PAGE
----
Last Thursday I met with the Pediatric Dietician who will be in charge of getting Matt acclimated to the Ketogenic diet. My head is still reeling....SO MUCH INFORMATION!! Just for a little background the Ketogenic Diet is a high-fat, low-carb diet that is used to treat difficult to control epilepsy, mostly in kids. The body goes into a kind of starvation mode due to the absence of carbs and sugars that are usually used to fuel the body. As a result the body starts to use the fats in the body for fuel instead. This was a primary form of treatment before anticonvulsant medications were developed. The diet is effective in controlling the seizures in half of the patients who try it. Matt is currently experiencing two kinds of seizures according to his most recent EEG--Salaam Spasms and Absence seizures. After a discussion with his neurologist about possible treatments with medications and a lot of online research we felt this was something we should pursue.
As soon as I started talking to the dietician, I felt more at ease. She gave me a packet of information to take home and started explaining the process we would go through to get Matt to the process of ketosis, where the levels of ketones in his body rises. Ketosis is supposed to reduce the frequency of seizures. I brought in a sample menu of things that Matt might eat in a typical day--scrambled eggs, farina, chicken nuggets, macaroni and cheese and Goldfish. I even had to make a list of his daily medications because they may contain carbs or sugars. She said that she would start looking for recipes that we could use that would still allow him to eat some of his favorite foods and look for replacements for those things we couldn't cook for him.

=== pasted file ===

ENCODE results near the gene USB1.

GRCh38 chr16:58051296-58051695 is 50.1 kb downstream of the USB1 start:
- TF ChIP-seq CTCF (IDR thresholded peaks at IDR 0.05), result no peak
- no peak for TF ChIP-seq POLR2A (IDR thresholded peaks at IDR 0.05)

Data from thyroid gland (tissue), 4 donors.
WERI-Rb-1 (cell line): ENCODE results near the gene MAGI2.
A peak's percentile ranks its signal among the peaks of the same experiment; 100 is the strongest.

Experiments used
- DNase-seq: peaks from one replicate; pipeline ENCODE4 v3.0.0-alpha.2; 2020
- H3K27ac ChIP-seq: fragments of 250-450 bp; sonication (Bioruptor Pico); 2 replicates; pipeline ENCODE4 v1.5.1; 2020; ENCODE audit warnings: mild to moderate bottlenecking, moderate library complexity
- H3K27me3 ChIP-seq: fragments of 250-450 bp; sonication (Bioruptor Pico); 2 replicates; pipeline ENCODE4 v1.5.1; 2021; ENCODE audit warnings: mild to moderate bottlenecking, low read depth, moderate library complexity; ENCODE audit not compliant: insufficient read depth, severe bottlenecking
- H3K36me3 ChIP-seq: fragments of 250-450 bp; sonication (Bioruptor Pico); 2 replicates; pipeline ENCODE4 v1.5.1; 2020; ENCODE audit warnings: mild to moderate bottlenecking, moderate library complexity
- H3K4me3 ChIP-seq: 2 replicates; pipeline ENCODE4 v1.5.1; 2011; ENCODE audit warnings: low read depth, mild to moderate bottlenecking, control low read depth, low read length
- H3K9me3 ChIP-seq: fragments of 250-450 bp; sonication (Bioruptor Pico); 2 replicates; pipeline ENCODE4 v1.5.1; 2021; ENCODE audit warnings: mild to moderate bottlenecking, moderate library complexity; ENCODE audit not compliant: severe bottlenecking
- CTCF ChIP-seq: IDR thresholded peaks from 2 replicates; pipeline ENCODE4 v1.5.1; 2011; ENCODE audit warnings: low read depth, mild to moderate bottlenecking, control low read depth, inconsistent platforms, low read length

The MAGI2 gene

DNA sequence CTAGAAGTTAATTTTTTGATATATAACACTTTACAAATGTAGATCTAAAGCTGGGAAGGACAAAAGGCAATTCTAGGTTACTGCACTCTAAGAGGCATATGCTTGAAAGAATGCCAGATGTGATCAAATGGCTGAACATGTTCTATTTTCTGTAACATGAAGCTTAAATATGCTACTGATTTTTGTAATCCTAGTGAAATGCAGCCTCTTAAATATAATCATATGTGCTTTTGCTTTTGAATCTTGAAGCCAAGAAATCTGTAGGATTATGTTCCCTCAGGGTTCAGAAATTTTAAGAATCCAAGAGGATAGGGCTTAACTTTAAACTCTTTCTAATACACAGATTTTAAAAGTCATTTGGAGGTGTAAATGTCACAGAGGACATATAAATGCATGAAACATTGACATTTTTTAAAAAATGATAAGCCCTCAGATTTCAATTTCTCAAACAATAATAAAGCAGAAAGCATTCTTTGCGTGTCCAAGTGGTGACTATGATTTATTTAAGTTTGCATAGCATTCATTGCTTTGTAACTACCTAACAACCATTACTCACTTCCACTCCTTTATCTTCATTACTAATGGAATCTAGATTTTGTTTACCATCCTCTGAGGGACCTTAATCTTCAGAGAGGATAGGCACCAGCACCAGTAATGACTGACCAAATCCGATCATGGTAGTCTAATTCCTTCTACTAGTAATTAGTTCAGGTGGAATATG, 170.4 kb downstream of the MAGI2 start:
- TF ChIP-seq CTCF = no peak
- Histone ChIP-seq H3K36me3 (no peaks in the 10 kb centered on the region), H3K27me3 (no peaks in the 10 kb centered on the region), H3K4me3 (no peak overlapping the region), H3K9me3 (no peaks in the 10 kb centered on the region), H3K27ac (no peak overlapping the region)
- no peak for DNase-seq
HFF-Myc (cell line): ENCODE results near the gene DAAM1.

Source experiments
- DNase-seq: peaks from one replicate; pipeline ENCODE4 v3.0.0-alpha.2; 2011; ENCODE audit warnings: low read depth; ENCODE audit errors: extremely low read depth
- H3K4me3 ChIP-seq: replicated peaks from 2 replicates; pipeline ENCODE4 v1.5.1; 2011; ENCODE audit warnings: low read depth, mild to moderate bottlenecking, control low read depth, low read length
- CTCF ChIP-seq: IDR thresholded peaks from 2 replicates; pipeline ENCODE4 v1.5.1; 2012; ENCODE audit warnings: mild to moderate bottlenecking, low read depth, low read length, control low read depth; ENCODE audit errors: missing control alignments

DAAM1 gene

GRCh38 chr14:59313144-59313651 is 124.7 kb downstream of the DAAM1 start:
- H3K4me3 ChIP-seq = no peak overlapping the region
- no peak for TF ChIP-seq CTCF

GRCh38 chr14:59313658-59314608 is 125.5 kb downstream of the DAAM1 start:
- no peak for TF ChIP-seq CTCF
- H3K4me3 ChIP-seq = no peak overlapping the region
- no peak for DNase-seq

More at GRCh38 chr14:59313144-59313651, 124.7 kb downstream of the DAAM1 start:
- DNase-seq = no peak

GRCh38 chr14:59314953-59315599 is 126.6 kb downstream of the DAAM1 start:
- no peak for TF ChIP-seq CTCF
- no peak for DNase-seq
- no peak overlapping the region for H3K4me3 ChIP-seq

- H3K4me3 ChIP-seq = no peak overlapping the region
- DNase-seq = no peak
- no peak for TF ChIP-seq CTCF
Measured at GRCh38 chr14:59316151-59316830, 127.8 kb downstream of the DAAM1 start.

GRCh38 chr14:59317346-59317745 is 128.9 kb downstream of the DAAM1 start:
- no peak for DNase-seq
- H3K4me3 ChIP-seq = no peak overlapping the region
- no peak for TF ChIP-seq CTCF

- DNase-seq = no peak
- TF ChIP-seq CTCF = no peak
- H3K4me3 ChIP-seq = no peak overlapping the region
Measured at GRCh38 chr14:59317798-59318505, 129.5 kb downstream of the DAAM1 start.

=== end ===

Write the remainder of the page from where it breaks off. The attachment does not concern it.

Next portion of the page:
I don't think I fully realized how strict this diet was going to be until I sat down to talk to her. She stressed how important it was that Matt not eat or drink anything he wasn't supposed to and that we measure everything carefully. I also learned that Matt will no longer be able to take liquid medications because of their sugar content. Instead, he will be taking tablets or capsules and if possible injectable antibiotics so that ketosis doesn't get broken. If ketosis gets broken, say I don't measure part of his meals correctly, he has a very real possibility of having a seizure soon afterwards.
I have my shopping list of things to buy and some required reading before we're admitted to the hospital next week. I'm nervous, but optimistic that this diet will do amazing things in Matt's life.